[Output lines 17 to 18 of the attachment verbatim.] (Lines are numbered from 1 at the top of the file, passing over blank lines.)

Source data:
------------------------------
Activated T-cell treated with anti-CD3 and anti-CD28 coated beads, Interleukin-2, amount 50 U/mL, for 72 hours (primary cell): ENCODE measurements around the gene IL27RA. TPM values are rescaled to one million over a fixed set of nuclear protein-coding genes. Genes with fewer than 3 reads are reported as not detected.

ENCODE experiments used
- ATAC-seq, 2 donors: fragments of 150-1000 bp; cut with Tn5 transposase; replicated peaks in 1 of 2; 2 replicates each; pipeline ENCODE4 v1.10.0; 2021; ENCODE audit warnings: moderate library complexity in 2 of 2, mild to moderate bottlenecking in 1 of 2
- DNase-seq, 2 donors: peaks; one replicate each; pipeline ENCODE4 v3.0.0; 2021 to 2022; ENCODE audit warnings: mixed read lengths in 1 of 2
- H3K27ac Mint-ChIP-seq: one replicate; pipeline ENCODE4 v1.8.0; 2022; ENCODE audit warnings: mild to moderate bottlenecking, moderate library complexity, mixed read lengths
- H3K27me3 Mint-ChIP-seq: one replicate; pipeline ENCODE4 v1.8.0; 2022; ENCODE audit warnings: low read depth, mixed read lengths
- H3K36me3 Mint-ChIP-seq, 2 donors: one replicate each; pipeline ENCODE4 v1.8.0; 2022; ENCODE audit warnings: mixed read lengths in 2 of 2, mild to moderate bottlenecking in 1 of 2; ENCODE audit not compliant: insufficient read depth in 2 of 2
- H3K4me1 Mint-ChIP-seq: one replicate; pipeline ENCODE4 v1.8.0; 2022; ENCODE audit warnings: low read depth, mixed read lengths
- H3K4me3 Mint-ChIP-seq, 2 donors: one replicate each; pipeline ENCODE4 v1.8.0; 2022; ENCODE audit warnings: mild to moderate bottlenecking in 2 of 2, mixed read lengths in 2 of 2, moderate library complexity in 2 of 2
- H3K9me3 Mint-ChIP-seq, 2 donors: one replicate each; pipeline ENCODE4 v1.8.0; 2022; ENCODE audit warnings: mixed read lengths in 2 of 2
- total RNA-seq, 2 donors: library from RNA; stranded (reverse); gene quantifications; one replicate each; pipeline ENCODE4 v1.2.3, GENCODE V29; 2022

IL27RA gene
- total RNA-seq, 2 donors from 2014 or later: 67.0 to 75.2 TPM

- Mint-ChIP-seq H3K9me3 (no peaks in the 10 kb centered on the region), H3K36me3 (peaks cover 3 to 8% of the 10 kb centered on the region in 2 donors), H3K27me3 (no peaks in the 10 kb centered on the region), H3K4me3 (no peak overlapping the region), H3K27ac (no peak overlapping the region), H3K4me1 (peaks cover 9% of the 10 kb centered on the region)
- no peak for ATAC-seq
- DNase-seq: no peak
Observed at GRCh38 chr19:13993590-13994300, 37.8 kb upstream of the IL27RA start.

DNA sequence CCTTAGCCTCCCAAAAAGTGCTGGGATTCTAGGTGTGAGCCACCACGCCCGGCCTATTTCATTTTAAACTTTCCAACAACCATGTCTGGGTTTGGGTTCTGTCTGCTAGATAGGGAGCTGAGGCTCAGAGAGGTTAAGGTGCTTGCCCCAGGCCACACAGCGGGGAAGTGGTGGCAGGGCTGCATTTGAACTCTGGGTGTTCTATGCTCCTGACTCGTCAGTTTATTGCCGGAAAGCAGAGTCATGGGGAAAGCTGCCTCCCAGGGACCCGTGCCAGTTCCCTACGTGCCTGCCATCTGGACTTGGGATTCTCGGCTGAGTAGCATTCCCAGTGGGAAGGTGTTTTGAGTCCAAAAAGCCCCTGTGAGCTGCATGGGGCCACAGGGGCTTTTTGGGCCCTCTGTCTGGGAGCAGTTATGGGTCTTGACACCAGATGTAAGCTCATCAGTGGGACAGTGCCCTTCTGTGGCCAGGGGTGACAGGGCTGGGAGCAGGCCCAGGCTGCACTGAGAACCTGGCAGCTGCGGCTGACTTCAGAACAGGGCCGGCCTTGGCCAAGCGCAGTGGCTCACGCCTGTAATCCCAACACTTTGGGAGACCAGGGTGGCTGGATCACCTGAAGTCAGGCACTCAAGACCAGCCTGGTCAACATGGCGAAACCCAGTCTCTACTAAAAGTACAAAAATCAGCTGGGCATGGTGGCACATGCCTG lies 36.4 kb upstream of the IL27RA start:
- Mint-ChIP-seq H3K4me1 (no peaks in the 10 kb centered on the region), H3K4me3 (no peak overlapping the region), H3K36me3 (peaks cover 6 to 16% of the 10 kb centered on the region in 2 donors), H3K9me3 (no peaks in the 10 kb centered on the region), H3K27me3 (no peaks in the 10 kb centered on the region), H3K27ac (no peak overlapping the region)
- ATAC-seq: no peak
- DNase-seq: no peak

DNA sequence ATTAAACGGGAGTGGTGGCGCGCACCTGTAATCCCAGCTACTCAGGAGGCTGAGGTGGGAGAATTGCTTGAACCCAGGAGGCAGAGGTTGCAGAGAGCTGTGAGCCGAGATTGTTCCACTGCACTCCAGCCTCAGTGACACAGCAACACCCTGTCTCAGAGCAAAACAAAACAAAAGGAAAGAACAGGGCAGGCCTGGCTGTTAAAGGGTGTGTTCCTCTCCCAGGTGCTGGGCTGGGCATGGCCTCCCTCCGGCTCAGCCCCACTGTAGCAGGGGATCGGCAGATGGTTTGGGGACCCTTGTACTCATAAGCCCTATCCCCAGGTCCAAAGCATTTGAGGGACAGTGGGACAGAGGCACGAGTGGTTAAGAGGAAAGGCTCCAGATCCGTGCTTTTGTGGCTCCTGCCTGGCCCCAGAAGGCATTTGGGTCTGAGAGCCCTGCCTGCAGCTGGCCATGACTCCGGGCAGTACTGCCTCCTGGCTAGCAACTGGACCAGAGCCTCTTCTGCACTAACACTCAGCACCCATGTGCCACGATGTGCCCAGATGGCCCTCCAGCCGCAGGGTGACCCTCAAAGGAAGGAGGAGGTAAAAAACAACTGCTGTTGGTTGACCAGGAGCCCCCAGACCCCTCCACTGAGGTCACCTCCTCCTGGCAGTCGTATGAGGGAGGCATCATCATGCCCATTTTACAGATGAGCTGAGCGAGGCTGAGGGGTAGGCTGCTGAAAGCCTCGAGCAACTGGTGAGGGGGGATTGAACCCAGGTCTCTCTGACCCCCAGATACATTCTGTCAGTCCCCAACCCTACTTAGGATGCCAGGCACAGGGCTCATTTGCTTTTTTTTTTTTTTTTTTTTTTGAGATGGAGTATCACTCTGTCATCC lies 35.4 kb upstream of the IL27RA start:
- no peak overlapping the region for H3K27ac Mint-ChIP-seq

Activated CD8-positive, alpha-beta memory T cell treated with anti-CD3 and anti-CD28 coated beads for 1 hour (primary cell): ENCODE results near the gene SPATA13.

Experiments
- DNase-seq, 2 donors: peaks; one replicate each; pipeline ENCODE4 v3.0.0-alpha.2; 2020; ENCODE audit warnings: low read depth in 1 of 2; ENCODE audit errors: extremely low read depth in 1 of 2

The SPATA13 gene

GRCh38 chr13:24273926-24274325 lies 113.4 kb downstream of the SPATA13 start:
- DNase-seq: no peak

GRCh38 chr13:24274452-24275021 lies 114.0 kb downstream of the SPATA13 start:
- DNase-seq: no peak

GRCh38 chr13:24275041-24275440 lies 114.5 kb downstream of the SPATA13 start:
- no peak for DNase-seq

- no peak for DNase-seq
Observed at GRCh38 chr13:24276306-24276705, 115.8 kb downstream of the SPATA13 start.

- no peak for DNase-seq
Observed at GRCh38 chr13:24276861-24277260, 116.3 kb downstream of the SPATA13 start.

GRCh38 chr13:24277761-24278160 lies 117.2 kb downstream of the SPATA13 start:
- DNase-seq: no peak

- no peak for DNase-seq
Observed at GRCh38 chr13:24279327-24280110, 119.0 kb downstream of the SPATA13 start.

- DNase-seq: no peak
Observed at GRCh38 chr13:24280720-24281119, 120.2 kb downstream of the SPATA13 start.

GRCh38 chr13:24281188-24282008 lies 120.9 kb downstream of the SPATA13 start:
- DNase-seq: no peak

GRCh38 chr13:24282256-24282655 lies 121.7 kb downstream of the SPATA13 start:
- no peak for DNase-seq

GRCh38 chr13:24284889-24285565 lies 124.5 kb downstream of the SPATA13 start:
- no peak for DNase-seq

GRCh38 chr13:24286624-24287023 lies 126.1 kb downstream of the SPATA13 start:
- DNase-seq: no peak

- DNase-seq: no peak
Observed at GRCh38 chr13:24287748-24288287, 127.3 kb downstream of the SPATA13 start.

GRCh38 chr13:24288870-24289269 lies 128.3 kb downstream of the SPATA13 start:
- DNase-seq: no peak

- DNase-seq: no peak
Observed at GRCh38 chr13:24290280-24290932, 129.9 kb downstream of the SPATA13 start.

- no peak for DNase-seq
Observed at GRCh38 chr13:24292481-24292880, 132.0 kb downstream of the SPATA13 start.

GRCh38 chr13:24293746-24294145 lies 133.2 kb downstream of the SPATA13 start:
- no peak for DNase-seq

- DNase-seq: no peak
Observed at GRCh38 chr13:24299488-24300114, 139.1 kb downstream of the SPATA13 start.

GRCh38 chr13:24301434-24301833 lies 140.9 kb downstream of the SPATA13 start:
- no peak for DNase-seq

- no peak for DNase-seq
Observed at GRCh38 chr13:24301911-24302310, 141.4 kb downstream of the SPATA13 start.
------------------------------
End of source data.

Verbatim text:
Observed at GRCh38 chr19:13993590-13994300, 37.8 kb upstream of the IL27RA start.

DNA sequence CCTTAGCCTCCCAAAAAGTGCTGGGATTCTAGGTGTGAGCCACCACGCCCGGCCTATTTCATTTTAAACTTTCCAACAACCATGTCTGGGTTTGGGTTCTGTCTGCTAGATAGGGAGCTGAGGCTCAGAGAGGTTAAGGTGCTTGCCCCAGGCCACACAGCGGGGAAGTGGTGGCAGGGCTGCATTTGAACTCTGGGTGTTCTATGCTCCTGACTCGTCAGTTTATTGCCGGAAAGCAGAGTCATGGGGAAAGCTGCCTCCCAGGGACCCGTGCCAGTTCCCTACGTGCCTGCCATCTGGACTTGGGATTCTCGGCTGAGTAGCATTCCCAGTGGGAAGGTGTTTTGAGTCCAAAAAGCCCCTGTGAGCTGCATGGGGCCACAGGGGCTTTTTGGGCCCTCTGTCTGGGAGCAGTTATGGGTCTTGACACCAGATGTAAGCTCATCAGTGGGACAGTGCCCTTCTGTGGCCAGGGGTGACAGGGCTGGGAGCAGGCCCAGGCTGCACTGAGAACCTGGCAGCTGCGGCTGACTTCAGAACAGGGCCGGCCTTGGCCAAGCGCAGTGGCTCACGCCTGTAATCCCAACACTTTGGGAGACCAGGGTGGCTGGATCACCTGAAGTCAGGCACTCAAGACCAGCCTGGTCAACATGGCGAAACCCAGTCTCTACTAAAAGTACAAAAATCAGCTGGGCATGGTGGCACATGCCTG lies 36.4 kb upstream of the IL27RA start: